However, Chin did not endorse the Chinatown Working Group plan, saying that “all stakeholders—the people who will directly affected by any changes, including residents, business owners and community leaders—need to be part of the process moving forward.”

That plan would have limited the height of new buildings to 85 to 120 feet in much of Chinatown, with up to 350 feet allowed along the East River waterfront; limited big-box stores, hotels, and clubs; and required that 40 to 55 percent of apartments built be affordable to people making less than $40,000 a year. Under it, the group says, 250 South Street would have to provide 782 such apartments.

The height restrictions are important, says a study by the Pratt Center for Community Development released in June 2014 [PDF], because under the 1961 zoning, almost 80 percent of the neighborhood’s buildings are smaller than the legal maximum. That makes the area “particularly vulnerable to new market-rate development,” it said. “Increasing real estate values and development interest threaten to destroy the historic mixed-use urban fabric of Chinatown and its surrounding areas and displace the existing low-income and immigrant communities and small businesses that serve them.”

Chinatown largely escaped the gentrification that washed over the East Village in the 1980s and 1990s, but that has changed in the last 15 years. New luxury apartments have infiltrated blocks, and landlords have bought up buildings and tried to evict the older and low-income tenants en masse.

“We are constantly getting reports of tenant harassment,” says a spokesperson for Councilmember Chin. The 2008 East Village rezoning, which limited high-rise construction to major streets and required that 20 percent of the units built be affordable, “played a huge role in accelerating these changes,” says Tieu, as it pushed luxury development south into the unprotected area.

The Department of City Planning rejected the Chinatown Working Group plan in February. A DCP spokesperson says it was “too vast an undertaking.” Specifically, it would interfere with the goals of de Blasio’s Housing New York program to build 80,000 below-market apartments in the next 10 years. The plan's height restrictions and affordability requirements “would not be feasible,” DCP says, because under them, developers wouldn’t build without city subsidies.

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A view of the 250 South Street construction site on a recent morning (Gothamist)

Housing New York, which the mayor has called "the most expansive and ambitious affordable housing agenda of its kind in the nation's history," has much milder affordability requirements for developers. They can include either 25 percent apartments affordable to households that make less than about $52,000 a year for a family of four, slightly less than $1,300 a month, or 30 percent that rent for less than about $1,725. While the Essex Crossing project slated for the south side of Delancey Street—approved by the City Council in 2012 after more than 40 years of wrangling over the site—will contain 50 percent “affordable housing,” that’s because the land was city-owned, DCP says. And only 30 percent of the housing built will be affordable to people who make less than $100,000 a year.

The Chinatown Working Group plan’s requirement that half of new apartments being built be affordable to the kind of people living in the neighborhood is too “far-reaching” due to the method de Blasio is using to create affordable housing.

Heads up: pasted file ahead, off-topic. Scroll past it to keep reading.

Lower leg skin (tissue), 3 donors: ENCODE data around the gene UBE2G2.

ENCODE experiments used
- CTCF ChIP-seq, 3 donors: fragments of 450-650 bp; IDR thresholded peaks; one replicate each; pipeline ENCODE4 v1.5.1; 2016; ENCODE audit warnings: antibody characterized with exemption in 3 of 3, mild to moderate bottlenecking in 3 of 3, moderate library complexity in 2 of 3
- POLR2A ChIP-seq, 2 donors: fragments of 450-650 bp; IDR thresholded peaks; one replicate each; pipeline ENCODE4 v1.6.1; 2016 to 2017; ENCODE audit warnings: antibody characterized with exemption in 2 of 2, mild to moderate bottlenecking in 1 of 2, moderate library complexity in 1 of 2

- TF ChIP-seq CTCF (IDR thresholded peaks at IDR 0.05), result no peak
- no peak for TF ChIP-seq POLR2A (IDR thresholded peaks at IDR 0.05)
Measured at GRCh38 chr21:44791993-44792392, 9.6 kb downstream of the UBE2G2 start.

The mayor’s program relies on using leverage and incentives to increase the trickle-down from luxury development, by letting developers build higher than current zoning allows in exchange for making 25-30 percent of the units below market. Crucial to this balancing act is that the buildings have to be profitable enough to attract developers.

The Housing New York program generally defines “affordability” as viable for households earning 60 to 80 percent of the federal “area median income” standard. But that’s based on the median income for New York City, Westchester, and Rockland counties, $86,300 for a family of four. The median income for Chinatown is less than half of that: $37,362 for a four-person household in 2013, according to the Pratt Center study. To be genuinely affordable to current residents, apartments would have to rent for less than $935—or much less.

Protesters call the city’s rejection of the Chinatown Working Group plan “racist and undemocratic.”

“To me, the fact that it was considered ‘unfeasible’ is ludicrous,” says Denise Sicat Wong. More than 10,000 people signed petitions urging the city to adopt it, says Mika Nagasaki. “I don’t think any rezoning plan gets 10,000 signatures.”

The mayor's options are limited. The most direct way to create low-income housing would be to build more public housing. There are now 270,000 people on the New York City Housing Authority’s waiting list, 50 percent more than the number of apartments it has. But NYCHA, underfunded and often misadministered, has had chronic problems making even basic repairs, and a Clinton-era federal law prohibits cities from increasing their amount of public housing.

On the other hand, says Tieu, de Blasio “is supposed to be a progressive mayor,” but he “has not raised his voice against any of these obstacles.”

In a statement, Wiley Norvell, a spokesman for the Mayor's Office, said their hands were tied.

“It’s an as-of-right project. Suffice it to say, many of the changes we’ve set in motion—from eliminating luxury condos from the 421-a program to our new mandatory inclusionary housing policy—would have likely resulted in a different project were this starting from scratch today.”